Tag Archives: Growing Green Pledge


To fertilize or not to fertilize – that is the question

You would think that with all the marketing of fertilizers in the Spring,  that it is impossible to grow anything without chemical intervention. Well, just go in time  before the advent of big Agriculture companies and realize that most plants survived and thrived without our chemical assistance. Many plants, shrubs, and trees are able to absorb exactly what they need from the soil, air and water and do not need additional Nitrogen, Phosphorous or Potassium. One of our major problems in our Watershed is that many of the fertilizers that are applied actually “run-off” into our water system instead of remaining in the soil for the plants to uptake. This causes issues for our water quality as the chemicals  leach into the aquifers and also run into the Bay and increases algae blooms and reduces water quality.

The first step before fertilizing is to have a soil test to determine your soil quality.  Once you know your soil quality and the PH of your soil, you can determine what type of fertilizers and how much should be applied onto your lawn, garden or plants.  When choosing the fertilizer – try to use SLOW RELEASE, ORGANIC fertilizer.  And always think about improving your soil quality by applying compost, organic matter and controlling the Ph.  These actions will help your plants thrive.  Please visit the Maryland Cooperative Extension’s web site at the link below for more information on fertilizing and soil testing. Also, please visit our link to the GROWING GREEN PLEDGE concerning lawn care.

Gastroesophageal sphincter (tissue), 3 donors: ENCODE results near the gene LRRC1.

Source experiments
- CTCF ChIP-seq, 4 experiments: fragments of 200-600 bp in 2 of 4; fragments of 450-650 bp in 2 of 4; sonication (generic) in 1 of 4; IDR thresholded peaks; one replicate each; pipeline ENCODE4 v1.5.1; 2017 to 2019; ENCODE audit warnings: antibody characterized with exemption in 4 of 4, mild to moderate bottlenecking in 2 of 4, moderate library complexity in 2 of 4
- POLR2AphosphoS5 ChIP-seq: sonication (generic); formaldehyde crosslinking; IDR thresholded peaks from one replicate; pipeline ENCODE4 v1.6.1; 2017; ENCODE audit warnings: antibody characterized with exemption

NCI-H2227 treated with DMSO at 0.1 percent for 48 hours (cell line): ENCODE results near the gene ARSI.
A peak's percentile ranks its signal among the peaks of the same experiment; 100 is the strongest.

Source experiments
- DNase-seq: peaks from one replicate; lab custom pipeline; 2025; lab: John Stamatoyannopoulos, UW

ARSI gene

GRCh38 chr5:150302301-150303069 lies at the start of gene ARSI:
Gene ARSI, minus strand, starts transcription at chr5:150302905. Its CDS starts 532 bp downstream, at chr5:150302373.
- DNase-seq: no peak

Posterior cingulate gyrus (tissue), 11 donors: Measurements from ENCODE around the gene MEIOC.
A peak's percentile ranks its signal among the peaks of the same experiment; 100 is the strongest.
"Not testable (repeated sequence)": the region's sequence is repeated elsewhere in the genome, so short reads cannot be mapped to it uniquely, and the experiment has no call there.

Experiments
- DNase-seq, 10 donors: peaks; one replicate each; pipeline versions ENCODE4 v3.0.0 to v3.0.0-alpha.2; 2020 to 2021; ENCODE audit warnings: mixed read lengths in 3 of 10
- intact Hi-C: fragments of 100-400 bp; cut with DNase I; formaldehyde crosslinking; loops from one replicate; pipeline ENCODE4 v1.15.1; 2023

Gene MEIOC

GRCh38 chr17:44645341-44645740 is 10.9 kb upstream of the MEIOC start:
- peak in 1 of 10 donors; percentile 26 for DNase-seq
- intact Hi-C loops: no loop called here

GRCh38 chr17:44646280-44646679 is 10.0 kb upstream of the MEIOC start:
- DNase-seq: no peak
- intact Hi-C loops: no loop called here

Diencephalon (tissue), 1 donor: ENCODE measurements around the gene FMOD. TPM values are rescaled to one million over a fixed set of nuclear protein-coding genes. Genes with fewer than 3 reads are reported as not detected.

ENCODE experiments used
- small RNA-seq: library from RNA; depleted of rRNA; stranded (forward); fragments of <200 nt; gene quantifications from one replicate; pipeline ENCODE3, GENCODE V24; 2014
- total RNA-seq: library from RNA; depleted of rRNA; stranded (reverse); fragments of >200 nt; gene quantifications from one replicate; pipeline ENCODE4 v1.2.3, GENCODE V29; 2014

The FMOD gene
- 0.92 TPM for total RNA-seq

Maryland Cooperative Extension

Growing Green Pledge

Bay Pollution Diet and Your Landscaping

Have you kept up on the new federal standards for the total loads of Nitrogen, Phosphorus and sediment for the Chesapeake Bay? According to Will Baker, Chesapeake Bay Foundation (CBF) president, “After 30 years of failed, voluntary programs to save the Bay, EPA appears ready to enforce the Clean Water Act.”  The Clean Water Act, circa 1972, promised fishable and swimmable waters by 1983. Obviously, this goal was not met.

What can you do or what will you be required to do when maintaining your property? First, the use of chemicals should be minimized to prevent run-off of excessive nutrients. Please see the Growing Green Pledge on our website for information on environmentally friendly practices when landscaping your lawn and consider native plants and rain gardens.

Secondly, when landscaping, drainage, sediment erosion control and storm water control should be considered.  As much as possible, the flash or surge of water during storms should be contained or slowed with rain barrels, cisterns, rain gardens, etc.